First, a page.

5 creative ways to experience art – from ancient to modern – in the Reeks District. Get out and about while you enjoy art by attending an arts festival, viewing an exhibition, going on a street art stroll, taking on a hike with heritage or finding ancient art hidden in the rugged mountain landscapes. 


If you’re a creative person, there is plenty of inspiration to be found in the Reeks District. Artists have been inspired by the rugged landscape in this region since Neolithic times and you can still enjoy some of Ireland’s earliest works of art in situ, where the artist created them. The area surrounding MacGillycuddy’s Reeks has inspired everything from rock art in the Bronze Age to the plein-air paintings of the 1700s to modern-day performance artists who travel here for K-Fest. 


Creativity is not just part of our history; it’s a living tradition. Here are the best ways to enjoy art from a number of historical periods and artistic movements in a variety of settings:


1. K-Fest 

Over the June Bank Holiday, artists from all over the world descend on Killorglin for K-Fest, a festival that focuses on emerging artists. Every available space in town is transformed into a pop-up gallery or performance space and there are gigs featuring up-and-coming musical acts. In 2022, K-Fest runs between the 3rd and 6th of June.

KFest map
You can view street art from K-Fest all year round. This map will help you find all the murals.
2. Street Art

If you miss K-Fest, you can still enjoy some of the art no matter the season. Every year, the festival commissions artists to create murals and other works around Killorglin. Grab a takeaway coffee, go for a stroll and enjoy some street art.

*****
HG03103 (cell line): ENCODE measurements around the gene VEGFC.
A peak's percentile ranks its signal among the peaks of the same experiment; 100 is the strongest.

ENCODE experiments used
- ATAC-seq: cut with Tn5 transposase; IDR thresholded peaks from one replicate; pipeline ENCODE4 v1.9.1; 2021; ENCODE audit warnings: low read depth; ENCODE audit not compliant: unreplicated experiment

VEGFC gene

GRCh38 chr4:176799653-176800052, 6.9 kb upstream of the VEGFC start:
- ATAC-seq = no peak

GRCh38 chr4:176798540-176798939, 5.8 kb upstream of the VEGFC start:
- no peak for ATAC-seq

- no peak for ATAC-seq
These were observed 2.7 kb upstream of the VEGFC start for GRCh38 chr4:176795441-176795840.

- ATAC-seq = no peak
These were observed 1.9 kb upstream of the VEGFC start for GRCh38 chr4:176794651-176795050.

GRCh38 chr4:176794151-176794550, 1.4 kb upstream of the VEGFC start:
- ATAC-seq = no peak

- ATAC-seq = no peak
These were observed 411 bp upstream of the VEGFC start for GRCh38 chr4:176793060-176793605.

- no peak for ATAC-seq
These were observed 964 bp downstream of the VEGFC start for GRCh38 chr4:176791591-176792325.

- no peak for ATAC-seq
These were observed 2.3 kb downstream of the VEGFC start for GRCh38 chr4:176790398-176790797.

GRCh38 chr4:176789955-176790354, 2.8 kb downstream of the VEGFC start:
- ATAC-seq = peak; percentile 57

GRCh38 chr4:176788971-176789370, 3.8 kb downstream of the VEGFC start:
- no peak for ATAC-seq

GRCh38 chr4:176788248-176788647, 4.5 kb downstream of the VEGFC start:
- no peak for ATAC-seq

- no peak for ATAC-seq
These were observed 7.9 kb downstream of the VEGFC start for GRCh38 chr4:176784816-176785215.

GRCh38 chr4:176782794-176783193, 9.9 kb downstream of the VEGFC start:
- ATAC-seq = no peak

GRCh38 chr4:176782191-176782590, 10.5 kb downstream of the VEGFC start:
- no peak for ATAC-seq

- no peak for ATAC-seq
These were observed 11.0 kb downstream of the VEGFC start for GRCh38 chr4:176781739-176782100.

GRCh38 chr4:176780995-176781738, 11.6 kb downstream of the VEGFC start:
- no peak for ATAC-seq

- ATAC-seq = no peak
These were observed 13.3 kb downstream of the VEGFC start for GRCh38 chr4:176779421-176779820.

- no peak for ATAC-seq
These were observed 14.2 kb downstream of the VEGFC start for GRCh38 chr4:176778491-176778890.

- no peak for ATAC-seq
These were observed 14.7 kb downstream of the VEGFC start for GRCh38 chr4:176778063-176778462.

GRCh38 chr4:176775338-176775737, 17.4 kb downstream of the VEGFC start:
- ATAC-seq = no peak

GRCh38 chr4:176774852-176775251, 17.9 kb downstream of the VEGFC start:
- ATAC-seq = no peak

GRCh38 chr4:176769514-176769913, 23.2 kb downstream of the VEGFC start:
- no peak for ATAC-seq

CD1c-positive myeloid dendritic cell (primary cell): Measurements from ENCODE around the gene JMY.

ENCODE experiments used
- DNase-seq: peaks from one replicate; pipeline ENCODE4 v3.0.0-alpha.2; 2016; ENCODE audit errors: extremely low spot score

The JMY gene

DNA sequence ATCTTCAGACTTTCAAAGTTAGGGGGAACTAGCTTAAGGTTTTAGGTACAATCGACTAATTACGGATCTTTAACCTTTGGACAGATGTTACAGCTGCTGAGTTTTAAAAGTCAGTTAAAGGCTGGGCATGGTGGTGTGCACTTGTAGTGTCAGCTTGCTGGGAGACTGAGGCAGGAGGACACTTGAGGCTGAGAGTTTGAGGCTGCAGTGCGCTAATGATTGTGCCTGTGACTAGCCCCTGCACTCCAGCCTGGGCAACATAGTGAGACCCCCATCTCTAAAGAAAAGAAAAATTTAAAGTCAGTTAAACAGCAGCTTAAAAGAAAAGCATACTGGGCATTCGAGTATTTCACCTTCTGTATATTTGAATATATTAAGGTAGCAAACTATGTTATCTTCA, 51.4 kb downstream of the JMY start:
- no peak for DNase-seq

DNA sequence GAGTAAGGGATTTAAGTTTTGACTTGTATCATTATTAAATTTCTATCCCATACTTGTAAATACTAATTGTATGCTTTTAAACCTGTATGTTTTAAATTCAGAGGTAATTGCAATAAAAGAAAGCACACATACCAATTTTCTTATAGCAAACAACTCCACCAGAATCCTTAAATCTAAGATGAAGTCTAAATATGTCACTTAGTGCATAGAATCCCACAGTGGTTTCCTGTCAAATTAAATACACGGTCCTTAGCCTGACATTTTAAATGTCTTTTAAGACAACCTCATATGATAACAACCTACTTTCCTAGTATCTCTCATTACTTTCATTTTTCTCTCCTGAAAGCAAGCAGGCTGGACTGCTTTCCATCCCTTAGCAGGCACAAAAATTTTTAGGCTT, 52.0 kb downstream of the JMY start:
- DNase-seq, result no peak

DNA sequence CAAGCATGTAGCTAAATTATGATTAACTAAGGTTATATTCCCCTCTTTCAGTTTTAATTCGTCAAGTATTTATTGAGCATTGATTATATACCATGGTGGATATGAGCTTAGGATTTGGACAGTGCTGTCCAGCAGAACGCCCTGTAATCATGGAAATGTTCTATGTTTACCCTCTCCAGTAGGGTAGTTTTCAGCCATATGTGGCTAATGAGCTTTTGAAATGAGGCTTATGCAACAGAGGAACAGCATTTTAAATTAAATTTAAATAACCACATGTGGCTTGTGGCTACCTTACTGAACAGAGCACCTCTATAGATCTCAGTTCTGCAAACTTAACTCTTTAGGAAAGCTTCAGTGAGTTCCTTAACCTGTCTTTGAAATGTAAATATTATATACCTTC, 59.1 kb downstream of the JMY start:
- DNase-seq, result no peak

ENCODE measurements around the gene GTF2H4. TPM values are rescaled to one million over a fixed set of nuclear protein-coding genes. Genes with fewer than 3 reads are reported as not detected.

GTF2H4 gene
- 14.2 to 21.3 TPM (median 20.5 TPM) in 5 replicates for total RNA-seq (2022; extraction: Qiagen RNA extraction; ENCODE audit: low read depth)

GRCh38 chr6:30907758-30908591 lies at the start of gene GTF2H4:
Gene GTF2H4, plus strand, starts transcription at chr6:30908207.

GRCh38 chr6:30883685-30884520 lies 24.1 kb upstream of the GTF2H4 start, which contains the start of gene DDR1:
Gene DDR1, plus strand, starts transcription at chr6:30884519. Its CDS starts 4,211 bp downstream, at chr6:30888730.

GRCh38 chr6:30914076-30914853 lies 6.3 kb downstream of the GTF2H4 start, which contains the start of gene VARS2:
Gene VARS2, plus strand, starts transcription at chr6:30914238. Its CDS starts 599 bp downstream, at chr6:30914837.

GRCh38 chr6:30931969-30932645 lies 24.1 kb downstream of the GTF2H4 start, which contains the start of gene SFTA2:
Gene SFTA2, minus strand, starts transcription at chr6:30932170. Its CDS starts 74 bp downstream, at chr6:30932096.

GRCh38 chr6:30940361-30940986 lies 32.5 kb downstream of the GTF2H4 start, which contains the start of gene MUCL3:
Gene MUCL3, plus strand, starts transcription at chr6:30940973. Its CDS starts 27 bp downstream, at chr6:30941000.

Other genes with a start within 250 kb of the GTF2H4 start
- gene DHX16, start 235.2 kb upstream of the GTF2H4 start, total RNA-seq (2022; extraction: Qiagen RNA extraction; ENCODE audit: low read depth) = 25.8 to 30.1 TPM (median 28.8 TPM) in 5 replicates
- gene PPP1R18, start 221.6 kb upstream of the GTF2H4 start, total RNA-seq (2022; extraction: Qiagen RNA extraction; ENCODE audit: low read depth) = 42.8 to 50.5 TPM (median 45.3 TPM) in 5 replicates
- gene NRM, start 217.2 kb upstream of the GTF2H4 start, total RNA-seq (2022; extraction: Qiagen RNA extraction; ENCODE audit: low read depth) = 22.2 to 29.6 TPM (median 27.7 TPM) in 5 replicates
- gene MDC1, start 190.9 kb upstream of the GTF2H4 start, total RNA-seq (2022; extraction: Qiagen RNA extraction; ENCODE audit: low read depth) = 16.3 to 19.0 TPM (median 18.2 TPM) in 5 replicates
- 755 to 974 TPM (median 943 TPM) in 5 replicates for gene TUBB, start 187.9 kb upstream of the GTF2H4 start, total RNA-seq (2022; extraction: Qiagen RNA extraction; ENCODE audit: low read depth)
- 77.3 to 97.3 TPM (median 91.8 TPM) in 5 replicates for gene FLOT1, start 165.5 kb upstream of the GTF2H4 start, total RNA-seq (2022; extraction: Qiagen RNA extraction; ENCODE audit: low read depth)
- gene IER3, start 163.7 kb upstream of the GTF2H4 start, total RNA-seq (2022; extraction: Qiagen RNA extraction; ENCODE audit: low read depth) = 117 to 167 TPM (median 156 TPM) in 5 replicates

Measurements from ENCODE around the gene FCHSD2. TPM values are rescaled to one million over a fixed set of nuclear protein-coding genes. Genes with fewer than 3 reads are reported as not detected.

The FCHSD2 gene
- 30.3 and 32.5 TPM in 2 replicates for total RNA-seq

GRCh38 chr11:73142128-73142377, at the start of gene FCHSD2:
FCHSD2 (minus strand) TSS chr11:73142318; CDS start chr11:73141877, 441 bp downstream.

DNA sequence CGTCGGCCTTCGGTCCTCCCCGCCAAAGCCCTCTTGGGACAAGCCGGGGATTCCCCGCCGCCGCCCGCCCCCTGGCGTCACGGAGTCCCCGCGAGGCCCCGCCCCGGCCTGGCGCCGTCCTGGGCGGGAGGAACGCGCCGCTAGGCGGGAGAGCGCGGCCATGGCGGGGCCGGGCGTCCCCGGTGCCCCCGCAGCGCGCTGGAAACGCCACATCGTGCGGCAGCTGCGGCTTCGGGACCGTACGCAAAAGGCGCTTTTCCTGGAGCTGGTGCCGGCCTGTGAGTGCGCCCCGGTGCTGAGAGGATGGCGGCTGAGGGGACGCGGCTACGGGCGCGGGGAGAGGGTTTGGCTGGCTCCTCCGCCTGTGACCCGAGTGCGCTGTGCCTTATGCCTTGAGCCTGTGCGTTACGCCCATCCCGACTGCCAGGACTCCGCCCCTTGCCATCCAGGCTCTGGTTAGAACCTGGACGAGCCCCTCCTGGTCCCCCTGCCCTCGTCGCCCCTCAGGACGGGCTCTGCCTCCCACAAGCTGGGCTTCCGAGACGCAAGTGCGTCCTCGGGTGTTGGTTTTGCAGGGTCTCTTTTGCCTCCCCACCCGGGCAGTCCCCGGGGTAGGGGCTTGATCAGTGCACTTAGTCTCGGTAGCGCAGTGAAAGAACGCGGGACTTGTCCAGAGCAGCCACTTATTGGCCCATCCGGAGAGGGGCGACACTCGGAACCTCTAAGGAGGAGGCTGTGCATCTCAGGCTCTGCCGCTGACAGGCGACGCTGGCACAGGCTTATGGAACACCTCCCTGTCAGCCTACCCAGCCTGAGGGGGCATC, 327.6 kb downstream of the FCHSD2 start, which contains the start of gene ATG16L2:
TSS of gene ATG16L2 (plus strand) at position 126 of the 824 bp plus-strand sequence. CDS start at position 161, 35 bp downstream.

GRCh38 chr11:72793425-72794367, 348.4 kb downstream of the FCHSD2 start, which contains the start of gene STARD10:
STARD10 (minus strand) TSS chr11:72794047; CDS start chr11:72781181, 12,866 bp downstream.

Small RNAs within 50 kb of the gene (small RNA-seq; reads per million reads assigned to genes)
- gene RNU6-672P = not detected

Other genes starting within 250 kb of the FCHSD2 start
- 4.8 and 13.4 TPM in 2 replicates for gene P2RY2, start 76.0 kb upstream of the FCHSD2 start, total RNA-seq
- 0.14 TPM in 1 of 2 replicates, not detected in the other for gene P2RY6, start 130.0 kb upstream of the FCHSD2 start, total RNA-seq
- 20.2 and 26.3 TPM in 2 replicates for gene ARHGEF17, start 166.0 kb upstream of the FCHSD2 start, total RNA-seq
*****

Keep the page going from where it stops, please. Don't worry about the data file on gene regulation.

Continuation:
Puck street art Killorglin
a King Puck mural in Killorglin


3. Pauline Bewick 

The Reeks District is home to one of Ireland’s best-loved modern painters, Pauline Bewick. There’s a permanent exhibition of Bewick’s work between the library and the Reeks District Visitors Centre in Killorglin. The exhibition features works from throughout Bewick’s career and even examples of her work from childhood. 

Once you start looking, you will spot Bewick’s work in a variety of settings. The Bianconi has Bewick’s fantastical depiction of Puck Fair from the goat’s perspective hanging up in the restaurant. You will also notice that the flora, fauna and settings of the Reeks District often make their way into Bewick’s paintings as she uses the natural world as a springboard into the landscapes of the imagination.  

Pauline Bewick studio
We were lucky enough to work with Pauline Bewick and Poppy Melia recently. Both painters will feature in an upcoming documentary about the Reeks District.
4. Fairy Forest

Local artists create fairy houses and decorate a fairy trail on Curra Hill. The fairy trail is a pleasant walk for families trying to keep kids entertained, but it can also be done as part of a longer loop walk that takes in a cairn overlooking Rossbeigh Strand. The fairy trail is a reminder that art is for everyone and building your own fairy house is a fun project for the whole family.


5. Ancient Art

While out for a walk in the Reeks District, you may come across rocks carved with circle patterns, lines or cup shapes. Archaeologists call this open-air Atlantic rock art. These rocks were carved during the Bronze Age, between 3000 and 1500 BC and were probably created to mark sacred sites.

rock art
A standing stone marks an ancient meeting place.


There are also many standing stones, ogham stones and portal tombs in the foothills of MacGillycuddy’s Reeks from various historical periods. If you’re interested in ancient history, one of the best places to go for a walk is in Killaclohane Forest, where you can see everything from a 5000 year-old portal tomb to medieval ogham stones and even a secret Mass Rock from the time of Penal Laws. 


Read more stories on our Notes from the Reeks blog